Congratulations! You're retired, the kids are grown and at last you can do what you want. So what are you going to do with all that spare time?
"We encourage people to plan financially for later life, but do very little to help them plan their 'life portfolio,' which includes their time, energy, interests and ambitions," says Jim Hinterlong, Ph.D., associate professor of social work at Florida State University. "Ironically, there is plenty of current research showing that meaningful activity is mentally and physically healthy for older adults."
One way to find an activity is to join a club, group or class. "Joining a group provides another avenue for social stimulations, in addition to the activity itself. Plus, social interactions and a sense of belonging to a group enhance the probability that the activity will be maintained," says Denise C. Park, Ph.D., codirector of the Roybal Center for Healthy Minds at the University of Illinois at Urbana-Champaign.
To find out which groups suit you, list things you've always wanted to do. Perhaps you'd like to sharpen your computer skills, join a theater group, sign up with a walking club, help out at a pet shelter, learn how to tango, become a tour guide, visit the land of your ancestors or take a class.
"Consider whatever would be fun, such as quilting, gardening or photography, and then see if a group that caters to this interest exists," says Dr. Park. "The local newspaper is probably the best way to find interesting groups and activities in smaller cities, and the Internet may be useful for larger cities." And don't be shy about trying something new. In the 21st century, there's no such thing as "you can't do that at your age!"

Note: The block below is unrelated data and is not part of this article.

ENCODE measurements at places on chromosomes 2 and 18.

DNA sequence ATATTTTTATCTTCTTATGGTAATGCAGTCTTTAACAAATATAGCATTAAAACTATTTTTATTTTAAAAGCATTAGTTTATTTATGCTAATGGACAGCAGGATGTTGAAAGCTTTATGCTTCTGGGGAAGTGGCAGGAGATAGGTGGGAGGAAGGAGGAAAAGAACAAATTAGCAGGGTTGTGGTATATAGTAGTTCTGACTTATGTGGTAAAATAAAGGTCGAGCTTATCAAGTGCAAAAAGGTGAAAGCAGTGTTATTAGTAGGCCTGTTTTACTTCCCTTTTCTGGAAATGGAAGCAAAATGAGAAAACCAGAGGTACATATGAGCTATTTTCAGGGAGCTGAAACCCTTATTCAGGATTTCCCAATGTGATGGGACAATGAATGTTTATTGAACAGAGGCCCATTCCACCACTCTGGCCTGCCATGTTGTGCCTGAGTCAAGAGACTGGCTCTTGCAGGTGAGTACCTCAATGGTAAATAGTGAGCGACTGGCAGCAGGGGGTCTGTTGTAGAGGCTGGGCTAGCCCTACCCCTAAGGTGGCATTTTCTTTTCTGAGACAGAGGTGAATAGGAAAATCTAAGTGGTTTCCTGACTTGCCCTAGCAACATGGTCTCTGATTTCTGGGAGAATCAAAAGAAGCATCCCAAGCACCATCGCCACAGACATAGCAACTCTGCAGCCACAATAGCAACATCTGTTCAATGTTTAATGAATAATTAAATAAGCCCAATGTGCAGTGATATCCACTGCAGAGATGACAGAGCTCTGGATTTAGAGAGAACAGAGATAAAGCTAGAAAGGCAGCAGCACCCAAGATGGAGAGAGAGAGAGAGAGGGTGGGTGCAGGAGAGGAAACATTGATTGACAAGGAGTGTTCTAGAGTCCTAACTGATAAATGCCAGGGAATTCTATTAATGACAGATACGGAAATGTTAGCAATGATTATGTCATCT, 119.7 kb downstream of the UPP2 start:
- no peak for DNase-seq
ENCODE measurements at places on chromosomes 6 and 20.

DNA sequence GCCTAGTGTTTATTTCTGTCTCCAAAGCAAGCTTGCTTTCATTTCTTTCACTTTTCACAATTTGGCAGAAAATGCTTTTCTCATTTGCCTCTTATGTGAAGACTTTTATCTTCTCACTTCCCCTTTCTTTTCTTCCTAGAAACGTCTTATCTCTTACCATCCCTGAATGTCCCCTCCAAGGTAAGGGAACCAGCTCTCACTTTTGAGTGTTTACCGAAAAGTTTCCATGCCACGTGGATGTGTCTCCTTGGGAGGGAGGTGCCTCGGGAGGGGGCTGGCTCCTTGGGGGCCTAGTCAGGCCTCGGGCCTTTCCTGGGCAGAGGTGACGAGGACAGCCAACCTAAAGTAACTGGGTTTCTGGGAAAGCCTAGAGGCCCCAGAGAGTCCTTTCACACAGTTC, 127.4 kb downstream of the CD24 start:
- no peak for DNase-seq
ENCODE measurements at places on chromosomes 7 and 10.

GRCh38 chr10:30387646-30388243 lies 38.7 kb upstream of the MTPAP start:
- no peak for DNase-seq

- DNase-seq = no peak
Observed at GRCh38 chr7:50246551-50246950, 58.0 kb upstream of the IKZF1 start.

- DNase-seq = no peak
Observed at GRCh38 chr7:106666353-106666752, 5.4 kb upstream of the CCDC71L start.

"The key is to find something that stretches your mind, including activities that are novel and stimulating," Dr. Park says. "For example, a book-reading group might be less stimulating to an English teacher, but much more interesting to an engineer who has not engaged in such [leisure-time reading] groups in the past."
What if you've never been a joiner?
"All individuals have the capacity to change, and as you grow older and your life circumstances change—it can be motivation for you to become involved," says Dr. Hinterlong. Adds Dr. Park: "Trying a group might be the most novel, stimulating thing a 'nonjoiner' could do."
Look at groups that are open to all ages. "Older adults shouldn't feel shy about joining groups that are not exclusively for seniors," says Dr. Park. For example, if you love movies, call your local theater or community college and ask if they have a film group.
"Sit down and ask yourself what's really important to you and what are some new avenues you'd like to explore," Dr. Hinterlong says. "Your age is irrelevant—people of all ages want to feel part of something that is important."
© 2014 Main Line Health